The workhouse later became Shaw Heath Hospital, then from 1954 was known as St Thomas' Hospital. The hospital finally closed in 2004 and the site was acquired by Stockport College as part of their campus expansion. The main workhouse building and some other blocks were planned to be retained and refurbished although have since remained disused.

Interestingly, the Rector of St Thomas' church is still the official chaplain to the workhouse. To this day, he receives a small annual cheque for this post which is then deducted from his salary as rector.

Stepping Hill Infirmary

By 1894, as noted above, the Stockport Guardians came under pressure from the Local Government Board to improve their medical facilities by establishing a new infirmary. Building work on this establishment finally got underway in 1901 on a site at Stepping Hill, to the south-east of Stockport. It was formally opened in December 1905 by Mr G.N, Andrew, Chairman of the Stockport Guardians.

Stepping Hill Infirmary staff and union officers, 1905.
© Peter Higginbotham

The buildings, designed by WH Ward, could accommodate 340 patients, plus 36 nurses, and 24 other staff. The layout was a typical pavilion-plan design with a central administration block flanked by pairs of three-storey nightingale ward blocks all linked together on each floor by an open-air walkway. Other blocks housed maternity and lying-in wards, nurses' home, laundry, mortuary. A porter's lodge stood at the entrance to the site on Poplar Grove.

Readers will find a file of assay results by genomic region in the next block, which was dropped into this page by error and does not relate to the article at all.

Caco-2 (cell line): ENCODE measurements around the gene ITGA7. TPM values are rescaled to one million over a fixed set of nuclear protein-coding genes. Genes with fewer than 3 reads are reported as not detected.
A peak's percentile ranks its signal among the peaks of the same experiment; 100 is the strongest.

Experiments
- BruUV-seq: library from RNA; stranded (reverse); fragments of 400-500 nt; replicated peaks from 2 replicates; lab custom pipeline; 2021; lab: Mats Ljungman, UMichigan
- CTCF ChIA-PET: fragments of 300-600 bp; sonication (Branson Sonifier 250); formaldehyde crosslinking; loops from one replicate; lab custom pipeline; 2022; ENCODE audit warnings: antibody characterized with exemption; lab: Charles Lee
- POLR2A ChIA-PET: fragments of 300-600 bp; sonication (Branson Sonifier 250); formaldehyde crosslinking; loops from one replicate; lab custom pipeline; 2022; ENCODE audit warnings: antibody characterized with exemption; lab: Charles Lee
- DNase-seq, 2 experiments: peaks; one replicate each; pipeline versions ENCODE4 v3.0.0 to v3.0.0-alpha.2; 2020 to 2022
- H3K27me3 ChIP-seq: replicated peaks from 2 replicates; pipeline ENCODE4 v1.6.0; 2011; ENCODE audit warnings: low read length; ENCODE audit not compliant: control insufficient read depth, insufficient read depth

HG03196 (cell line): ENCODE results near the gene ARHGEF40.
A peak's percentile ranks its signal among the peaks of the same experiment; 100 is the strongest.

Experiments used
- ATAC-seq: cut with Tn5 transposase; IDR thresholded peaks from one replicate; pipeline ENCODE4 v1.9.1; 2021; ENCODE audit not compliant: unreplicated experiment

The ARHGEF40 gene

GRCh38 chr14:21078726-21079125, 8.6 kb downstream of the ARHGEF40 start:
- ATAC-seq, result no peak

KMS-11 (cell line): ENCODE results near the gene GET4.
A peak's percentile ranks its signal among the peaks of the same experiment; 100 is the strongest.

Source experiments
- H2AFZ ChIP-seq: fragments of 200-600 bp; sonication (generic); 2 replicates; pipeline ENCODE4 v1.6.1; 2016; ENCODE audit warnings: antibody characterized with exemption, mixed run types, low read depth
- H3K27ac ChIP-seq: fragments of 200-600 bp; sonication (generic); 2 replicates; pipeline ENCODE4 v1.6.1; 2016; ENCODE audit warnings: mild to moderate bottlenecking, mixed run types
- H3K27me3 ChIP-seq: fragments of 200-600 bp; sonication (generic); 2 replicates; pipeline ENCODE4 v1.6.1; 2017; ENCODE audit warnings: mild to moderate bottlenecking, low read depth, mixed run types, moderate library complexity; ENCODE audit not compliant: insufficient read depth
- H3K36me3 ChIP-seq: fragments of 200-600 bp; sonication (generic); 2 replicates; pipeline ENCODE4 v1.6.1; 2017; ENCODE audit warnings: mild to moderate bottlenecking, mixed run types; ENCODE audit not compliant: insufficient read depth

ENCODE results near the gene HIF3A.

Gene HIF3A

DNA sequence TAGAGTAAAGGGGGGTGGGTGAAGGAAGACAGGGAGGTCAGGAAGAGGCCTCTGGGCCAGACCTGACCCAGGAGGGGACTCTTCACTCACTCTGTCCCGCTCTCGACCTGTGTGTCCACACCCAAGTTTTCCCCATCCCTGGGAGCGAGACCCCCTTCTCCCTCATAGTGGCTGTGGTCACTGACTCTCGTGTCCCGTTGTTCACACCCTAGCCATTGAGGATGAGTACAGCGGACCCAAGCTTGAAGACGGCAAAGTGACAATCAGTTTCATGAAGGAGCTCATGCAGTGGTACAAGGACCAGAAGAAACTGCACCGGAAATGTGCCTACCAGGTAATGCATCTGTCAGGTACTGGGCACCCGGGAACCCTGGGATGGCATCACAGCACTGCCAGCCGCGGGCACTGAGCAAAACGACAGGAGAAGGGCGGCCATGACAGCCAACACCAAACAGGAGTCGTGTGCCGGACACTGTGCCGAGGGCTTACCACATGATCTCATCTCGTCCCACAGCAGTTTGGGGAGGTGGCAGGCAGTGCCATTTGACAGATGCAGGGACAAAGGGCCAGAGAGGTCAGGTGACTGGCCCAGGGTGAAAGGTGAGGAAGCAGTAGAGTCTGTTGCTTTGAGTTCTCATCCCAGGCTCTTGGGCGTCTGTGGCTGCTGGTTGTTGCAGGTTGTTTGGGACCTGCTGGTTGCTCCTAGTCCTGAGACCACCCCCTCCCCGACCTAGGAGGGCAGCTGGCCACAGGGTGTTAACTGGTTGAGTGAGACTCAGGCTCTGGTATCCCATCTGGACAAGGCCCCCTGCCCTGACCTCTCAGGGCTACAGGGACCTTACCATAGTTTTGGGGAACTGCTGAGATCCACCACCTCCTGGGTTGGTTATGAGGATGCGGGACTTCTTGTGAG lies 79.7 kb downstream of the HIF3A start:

Stepping Hill site, 1922.

Stepping Hill aerial view from the south-west, 1927.
© Peter Higginbotham

The three-storey administration block contained quarters for the matron, medical officer and steward, a committee room, dispensary, kitchens, stores, and boiler room. A lift adjacent to the kitchen allowed food to be transferred to the corridor at each level for distribution to the upper floors of each ward block.

Stepping Hill administration block from the south-east, c.1913.
© Peter Higginbotham

Each floor of the ward pavilions was 24 feet wide by 72 feet long and contained 24 beds — 12 along each side, with a window placed in between each pair of beds. The nurses' duty room lay at the end of the ward nearest the linking corridor, while the farther end housed baths, toilets, escape stairs, and a verandah.

Stepping Hill infirmary from the south-east, c.1913.
© Peter Higginbotham

Some of the original infirmary buildings survive as part of the much enlarged Stepping Hill Hospital.

Children's Homes

In the early 1900s, following the trend to house pauper children away from the workhouse, the Stockport Union established a number of 'scattered homes' in and around the town. These included properties at: 2 Hall Street; 1 Mount Vernon, Turncroft Lane; 20-26 St Thomas's Place; Brook House, 41 Bank Lane; and The Cottage, Heaton Road, Heaton Norris. Each housed a number of children together with a house mother.

The scattered home at 2 Hall Street, 2013.
© Peter Higginbotham




Note: many repositories impose a closure period of up to 100 years for records identifying individuals. Before travelling a long distance, always check that the records you want to consult will be available.

  • Stockport Archives, Central Library, Wellington Road South, Stockport SK1 3RS. Most records were destroyed during World War 2. Surviving records include: Workhouse Births and Deaths (1850-1904, indexed); Lists of inmates and removals (1841-3); Lists of paupers (1837-43, 1853-73 with gaps; Register of deaths and diseases (1874-95); etc.